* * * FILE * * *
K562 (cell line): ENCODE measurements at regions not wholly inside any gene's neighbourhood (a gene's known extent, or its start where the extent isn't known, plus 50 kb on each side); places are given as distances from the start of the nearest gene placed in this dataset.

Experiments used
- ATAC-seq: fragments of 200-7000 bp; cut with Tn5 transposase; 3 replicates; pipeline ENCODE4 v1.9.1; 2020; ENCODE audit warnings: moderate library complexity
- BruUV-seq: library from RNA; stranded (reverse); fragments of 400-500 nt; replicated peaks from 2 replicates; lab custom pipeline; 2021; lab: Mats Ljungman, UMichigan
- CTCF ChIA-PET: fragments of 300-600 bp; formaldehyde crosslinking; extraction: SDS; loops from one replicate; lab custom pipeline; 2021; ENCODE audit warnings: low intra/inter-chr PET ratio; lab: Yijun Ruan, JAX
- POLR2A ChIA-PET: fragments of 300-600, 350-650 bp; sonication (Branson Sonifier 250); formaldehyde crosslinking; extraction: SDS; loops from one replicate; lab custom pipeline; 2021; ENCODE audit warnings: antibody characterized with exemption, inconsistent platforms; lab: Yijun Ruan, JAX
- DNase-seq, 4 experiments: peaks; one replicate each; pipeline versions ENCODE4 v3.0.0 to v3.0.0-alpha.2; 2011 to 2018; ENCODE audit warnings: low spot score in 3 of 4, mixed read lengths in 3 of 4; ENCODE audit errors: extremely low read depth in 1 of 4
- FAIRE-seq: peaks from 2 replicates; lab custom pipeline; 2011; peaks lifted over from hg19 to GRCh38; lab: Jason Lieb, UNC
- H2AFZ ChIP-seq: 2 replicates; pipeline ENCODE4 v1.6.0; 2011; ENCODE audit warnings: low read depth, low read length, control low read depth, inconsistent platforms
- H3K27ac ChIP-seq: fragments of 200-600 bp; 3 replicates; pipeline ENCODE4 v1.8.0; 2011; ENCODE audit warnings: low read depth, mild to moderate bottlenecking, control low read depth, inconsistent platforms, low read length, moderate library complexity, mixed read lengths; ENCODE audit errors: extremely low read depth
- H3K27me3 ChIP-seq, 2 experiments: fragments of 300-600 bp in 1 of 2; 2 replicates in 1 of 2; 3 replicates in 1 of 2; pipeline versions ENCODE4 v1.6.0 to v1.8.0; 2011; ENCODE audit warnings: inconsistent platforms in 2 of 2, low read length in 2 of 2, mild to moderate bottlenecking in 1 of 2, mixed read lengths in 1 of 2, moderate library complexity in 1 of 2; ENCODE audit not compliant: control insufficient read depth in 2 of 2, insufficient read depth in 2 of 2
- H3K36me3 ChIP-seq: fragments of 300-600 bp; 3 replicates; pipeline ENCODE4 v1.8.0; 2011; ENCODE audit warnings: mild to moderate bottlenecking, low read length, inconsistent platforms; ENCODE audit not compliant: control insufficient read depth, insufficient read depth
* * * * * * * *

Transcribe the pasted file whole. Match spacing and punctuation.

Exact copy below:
K562 (cell line): ENCODE measurements at regions not wholly inside any gene's neighbourhood (a gene's known extent, or its start where the extent isn't known, plus 50 kb on each side); places are given as distances from the start of the nearest gene placed in this dataset.

Experiments used
- ATAC-seq: fragments of 200-7000 bp; cut with Tn5 transposase; 3 replicates; pipeline ENCODE4 v1.9.1; 2020; ENCODE audit warnings: moderate library complexity
- BruUV-seq: library from RNA; stranded (reverse); fragments of 400-500 nt; replicated peaks from 2 replicates; lab custom pipeline; 2021; lab: Mats Ljungman, UMichigan
- CTCF ChIA-PET: fragments of 300-600 bp; formaldehyde crosslinking; extraction: SDS; loops from one replicate; lab custom pipeline; 2021; ENCODE audit warnings: low intra/inter-chr PET ratio; lab: Yijun Ruan, JAX
- POLR2A ChIA-PET: fragments of 300-600, 350-650 bp; sonication (Branson Sonifier 250); formaldehyde crosslinking; extraction: SDS; loops from one replicate; lab custom pipeline; 2021; ENCODE audit warnings: antibody characterized with exemption, inconsistent platforms; lab: Yijun Ruan, JAX
- DNase-seq, 4 experiments: peaks; one replicate each; pipeline versions ENCODE4 v3.0.0 to v3.0.0-alpha.2; 2011 to 2018; ENCODE audit warnings: low spot score in 3 of 4, mixed read lengths in 3 of 4; ENCODE audit errors: extremely low read depth in 1 of 4
- FAIRE-seq: peaks from 2 replicates; lab custom pipeline; 2011; peaks lifted over from hg19 to GRCh38; lab: Jason Lieb, UNC
- H2AFZ ChIP-seq: 2 replicates; pipeline ENCODE4 v1.6.0; 2011; ENCODE audit warnings: low read depth, low read length, control low read depth, inconsistent platforms
- H3K27ac ChIP-seq: fragments of 200-600 bp; 3 replicates; pipeline ENCODE4 v1.8.0; 2011; ENCODE audit warnings: low read depth, mild to moderate bottlenecking, control low read depth, inconsistent platforms, low read length, moderate library complexity, mixed read lengths; ENCODE audit errors: extremely low read depth
- H3K27me3 ChIP-seq, 2 experiments: fragments of 300-600 bp in 1 of 2; 2 replicates in 1 of 2; 3 replicates in 1 of 2; pipeline versions ENCODE4 v1.6.0 to v1.8.0; 2011; ENCODE audit warnings: inconsistent platforms in 2 of 2, low read length in 2 of 2, mild to moderate bottlenecking in 1 of 2, mixed read lengths in 1 of 2, moderate library complexity in 1 of 2; ENCODE audit not compliant: control insufficient read depth in 2 of 2, insufficient read depth in 2 of 2
- H3K36me3 ChIP-seq: fragments of 300-600 bp; 3 replicates; pipeline ENCODE4 v1.8.0; 2011; ENCODE audit warnings: mild to moderate bottlenecking, low read length, inconsistent platforms; ENCODE audit not compliant: control insufficient read depth, insufficient read depth